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Artificial Intelligence (AI) and Information Literacy

Learn about how AI works and how to spot common errors AI tools tend to make. You'll also learn fact-checking and critical thinking strategies for AI, how to cite AI in an academic paper, and how to learn more in-depth about AI tools and issues.

How does AI work?

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Introduction

You might have heard about or used artificial intelligence-based tools like ChatGPT or DALL-E, but how do these tools actually work? This section will cover how tools like these are made, how they generate information, and some considerations to think about as you assess if and how to use them.

Overview: AI basics

What is actually going on when you use an AI-based tool? Check out this three-minute explanation from Hal Daumé III, Professor of Computer Science at University of Maryland, Institute Director for the Institute for Trustworthy AI in Law & Society (TRAILS).

ChatGPT

Here are four facts about ChatGPT that will be helpful as you think about its uses.

  1. ChatGPT is developed by a company called OpenAI, based in San Francisco, CA. Their stated mission is "to ensure that artificial general intelligence—AI systems that are generally smarter than humans—benefits all of humanity." Chat GPT is just one of OpenAI's products, which also include DALL-E, the text-to-image generator. OpenAI begun as a nonprofit in 2015 then became a for-profit company in 2019. They received investments from different sources, including $1 billion from Microsoft, which uses the same AI model that powers ChatGPT and DALL-E in for Bing AI.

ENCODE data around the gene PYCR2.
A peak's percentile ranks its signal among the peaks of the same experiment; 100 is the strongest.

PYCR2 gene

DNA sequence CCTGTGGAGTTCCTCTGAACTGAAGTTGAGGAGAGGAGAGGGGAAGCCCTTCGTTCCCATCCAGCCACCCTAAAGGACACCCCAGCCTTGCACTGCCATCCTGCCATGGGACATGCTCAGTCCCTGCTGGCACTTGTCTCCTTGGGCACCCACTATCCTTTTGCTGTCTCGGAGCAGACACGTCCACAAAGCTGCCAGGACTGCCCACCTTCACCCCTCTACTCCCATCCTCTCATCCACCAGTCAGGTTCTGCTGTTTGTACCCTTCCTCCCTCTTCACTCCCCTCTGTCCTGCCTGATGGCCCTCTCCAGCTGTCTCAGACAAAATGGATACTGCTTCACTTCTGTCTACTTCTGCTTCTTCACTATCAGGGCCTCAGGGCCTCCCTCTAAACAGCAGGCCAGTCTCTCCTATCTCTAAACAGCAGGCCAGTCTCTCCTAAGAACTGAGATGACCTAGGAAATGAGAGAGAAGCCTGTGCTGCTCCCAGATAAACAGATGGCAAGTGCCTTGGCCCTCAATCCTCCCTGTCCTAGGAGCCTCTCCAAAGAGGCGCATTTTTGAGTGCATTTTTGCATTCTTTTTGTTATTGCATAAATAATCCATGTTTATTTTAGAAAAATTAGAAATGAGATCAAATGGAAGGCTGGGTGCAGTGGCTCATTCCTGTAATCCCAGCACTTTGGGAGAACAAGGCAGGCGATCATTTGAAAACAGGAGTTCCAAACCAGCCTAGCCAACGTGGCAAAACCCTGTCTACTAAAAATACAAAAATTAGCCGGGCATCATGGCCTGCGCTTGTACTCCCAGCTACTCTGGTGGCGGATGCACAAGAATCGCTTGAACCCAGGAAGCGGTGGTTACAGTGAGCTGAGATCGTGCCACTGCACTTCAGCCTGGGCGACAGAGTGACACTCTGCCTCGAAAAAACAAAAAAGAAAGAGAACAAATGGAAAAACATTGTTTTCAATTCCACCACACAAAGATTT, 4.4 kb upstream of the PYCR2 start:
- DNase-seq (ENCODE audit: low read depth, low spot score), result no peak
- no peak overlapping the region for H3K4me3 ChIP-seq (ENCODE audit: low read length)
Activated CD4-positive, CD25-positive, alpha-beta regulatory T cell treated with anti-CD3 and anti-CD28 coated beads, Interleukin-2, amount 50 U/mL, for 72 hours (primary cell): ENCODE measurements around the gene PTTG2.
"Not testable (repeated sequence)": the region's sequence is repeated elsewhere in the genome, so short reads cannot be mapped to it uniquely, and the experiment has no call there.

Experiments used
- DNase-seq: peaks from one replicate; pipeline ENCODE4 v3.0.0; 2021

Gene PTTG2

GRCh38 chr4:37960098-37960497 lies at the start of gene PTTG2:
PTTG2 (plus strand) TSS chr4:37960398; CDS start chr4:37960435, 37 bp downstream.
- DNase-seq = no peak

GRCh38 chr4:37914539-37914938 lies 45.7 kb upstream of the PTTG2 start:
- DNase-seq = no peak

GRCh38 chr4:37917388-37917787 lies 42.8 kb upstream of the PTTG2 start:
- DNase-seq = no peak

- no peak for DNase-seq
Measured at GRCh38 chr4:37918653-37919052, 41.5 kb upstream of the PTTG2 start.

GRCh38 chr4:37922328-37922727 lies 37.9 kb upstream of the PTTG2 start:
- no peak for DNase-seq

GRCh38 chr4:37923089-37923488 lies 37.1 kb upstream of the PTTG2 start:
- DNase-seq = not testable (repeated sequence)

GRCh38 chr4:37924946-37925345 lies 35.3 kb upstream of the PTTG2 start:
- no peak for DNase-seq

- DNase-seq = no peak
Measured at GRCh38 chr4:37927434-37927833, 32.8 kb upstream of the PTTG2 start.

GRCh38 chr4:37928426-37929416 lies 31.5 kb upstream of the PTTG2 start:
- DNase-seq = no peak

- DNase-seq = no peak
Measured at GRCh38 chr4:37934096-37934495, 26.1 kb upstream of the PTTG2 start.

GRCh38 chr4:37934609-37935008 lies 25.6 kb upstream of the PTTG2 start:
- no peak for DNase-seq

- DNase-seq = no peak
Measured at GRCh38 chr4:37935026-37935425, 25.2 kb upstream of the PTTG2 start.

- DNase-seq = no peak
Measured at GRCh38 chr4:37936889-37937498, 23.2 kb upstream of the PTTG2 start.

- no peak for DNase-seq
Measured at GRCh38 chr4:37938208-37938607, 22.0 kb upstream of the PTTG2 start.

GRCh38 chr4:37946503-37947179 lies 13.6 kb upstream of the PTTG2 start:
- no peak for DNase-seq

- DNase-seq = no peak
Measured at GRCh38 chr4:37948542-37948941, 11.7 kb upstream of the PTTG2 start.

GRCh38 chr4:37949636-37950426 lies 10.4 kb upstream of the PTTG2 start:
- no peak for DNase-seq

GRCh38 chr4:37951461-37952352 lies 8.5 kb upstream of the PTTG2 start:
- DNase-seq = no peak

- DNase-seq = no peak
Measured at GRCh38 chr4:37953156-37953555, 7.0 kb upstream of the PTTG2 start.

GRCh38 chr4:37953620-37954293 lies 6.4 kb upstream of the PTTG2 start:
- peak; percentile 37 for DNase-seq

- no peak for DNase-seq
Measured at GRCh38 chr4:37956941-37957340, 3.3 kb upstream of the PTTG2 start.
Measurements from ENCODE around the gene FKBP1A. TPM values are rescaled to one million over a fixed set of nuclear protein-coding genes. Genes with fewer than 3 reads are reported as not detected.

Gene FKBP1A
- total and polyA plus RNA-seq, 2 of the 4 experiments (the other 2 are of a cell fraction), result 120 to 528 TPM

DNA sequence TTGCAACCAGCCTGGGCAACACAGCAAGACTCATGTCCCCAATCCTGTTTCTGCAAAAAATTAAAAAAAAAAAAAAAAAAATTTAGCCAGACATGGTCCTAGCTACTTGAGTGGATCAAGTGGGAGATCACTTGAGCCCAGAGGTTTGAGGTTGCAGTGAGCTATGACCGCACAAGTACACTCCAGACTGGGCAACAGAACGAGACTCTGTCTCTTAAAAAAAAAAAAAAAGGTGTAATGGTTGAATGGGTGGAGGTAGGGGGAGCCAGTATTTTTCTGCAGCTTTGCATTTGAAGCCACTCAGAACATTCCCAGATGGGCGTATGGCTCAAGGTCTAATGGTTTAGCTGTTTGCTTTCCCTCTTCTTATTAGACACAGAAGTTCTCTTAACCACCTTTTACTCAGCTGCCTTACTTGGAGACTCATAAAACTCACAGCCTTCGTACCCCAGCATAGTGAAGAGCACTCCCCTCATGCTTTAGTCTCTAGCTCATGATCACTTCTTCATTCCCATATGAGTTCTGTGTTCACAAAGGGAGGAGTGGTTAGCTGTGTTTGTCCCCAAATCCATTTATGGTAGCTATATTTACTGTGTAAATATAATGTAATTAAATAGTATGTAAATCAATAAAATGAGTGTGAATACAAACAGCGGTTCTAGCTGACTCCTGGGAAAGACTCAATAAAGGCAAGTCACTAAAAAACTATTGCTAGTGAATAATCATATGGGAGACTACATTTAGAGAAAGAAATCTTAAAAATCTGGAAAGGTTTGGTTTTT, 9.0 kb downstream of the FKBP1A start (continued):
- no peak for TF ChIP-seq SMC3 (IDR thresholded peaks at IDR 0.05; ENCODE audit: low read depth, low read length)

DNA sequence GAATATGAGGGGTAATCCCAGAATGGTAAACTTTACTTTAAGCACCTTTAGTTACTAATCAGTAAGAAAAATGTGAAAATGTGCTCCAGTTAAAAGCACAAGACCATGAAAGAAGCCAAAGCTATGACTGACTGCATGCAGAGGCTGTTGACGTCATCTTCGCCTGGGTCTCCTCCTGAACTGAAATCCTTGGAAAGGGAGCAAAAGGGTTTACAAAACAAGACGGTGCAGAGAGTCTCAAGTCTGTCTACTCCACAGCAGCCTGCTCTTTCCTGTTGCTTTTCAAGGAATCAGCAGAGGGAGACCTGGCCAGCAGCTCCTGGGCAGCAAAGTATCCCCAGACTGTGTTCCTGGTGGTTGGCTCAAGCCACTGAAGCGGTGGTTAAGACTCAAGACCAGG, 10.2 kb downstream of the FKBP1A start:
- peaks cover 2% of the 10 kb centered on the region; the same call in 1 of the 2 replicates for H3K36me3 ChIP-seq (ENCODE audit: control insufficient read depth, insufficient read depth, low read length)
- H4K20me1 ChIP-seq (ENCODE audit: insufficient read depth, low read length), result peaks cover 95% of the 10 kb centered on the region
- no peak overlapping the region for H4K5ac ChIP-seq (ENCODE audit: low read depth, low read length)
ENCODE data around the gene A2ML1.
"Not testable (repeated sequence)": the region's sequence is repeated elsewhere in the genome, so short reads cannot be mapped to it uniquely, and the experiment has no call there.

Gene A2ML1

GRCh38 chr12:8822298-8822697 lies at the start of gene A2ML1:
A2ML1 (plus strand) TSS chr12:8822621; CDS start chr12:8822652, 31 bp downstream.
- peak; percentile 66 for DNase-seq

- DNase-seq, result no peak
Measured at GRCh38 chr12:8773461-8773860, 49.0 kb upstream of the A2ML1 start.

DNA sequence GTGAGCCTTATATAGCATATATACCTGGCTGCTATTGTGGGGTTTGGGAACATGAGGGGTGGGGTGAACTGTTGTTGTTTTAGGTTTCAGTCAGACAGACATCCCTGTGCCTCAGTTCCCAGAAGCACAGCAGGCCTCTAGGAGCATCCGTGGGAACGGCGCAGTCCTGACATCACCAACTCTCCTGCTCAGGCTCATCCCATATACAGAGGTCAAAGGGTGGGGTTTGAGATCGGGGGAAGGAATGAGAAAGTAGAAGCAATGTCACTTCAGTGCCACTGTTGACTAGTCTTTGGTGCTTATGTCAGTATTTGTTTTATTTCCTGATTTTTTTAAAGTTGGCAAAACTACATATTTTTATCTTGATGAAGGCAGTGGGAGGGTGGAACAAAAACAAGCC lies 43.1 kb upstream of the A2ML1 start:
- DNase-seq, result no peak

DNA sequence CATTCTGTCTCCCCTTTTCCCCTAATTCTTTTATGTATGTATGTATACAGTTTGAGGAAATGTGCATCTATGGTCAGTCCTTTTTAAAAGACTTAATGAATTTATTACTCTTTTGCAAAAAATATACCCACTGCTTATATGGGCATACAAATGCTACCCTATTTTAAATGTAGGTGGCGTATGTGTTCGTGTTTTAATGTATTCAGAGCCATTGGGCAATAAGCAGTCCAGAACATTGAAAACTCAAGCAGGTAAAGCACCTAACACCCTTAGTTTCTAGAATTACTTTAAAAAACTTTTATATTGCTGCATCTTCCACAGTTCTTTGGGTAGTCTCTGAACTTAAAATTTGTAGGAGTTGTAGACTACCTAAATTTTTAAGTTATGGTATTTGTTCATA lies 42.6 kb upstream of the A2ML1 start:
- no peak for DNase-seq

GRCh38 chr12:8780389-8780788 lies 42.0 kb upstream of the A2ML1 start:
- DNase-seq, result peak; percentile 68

2. It can generate new text for any written prompt and is designed to provide human-like conversational interactions. Some examples of things it can do include: write an essay, generate a definition, de-bug or write functional code, suggest tourist destinations, make up recipes based on a collection of ingredients, craft a love letter, etc.
  3. It produces unique responses each time, and you can tweak its responses because it remembers the whole chat conversation. You can instruct it to respond to you in different ways (e.g. "please reply to me like I'm in 2nd grade").
  4. The "GPT" in ChatGPT stands for Generative Pre-trained Transformer

    "Generative" refers to a type of machine learning model that creates new content.

"Pre-trained" refers to a type of machine learning model that was trained on an enormous amount of data. In the case of ChatGPT, the model was trained and on hundreds of billions of words (mostly from websites) to learn patterns and relationships between words and phrases.

"Transformer" refers to part of the machine learning model that can better understand sentences because it can understand the relative importance of different words in context.

Where does ChatGPT get its data?

ChatGPT-3.5 and ChatGPT-4 don't have the ability to search the Internet in real time (although OpenAI and other companies are working on that!). We don't know for sure what data OpenAI used to train ChatGPT, but many AI programmers train large language models on Google's C4 dataset. Check out this Washington Post article on what websites are included in that dataset.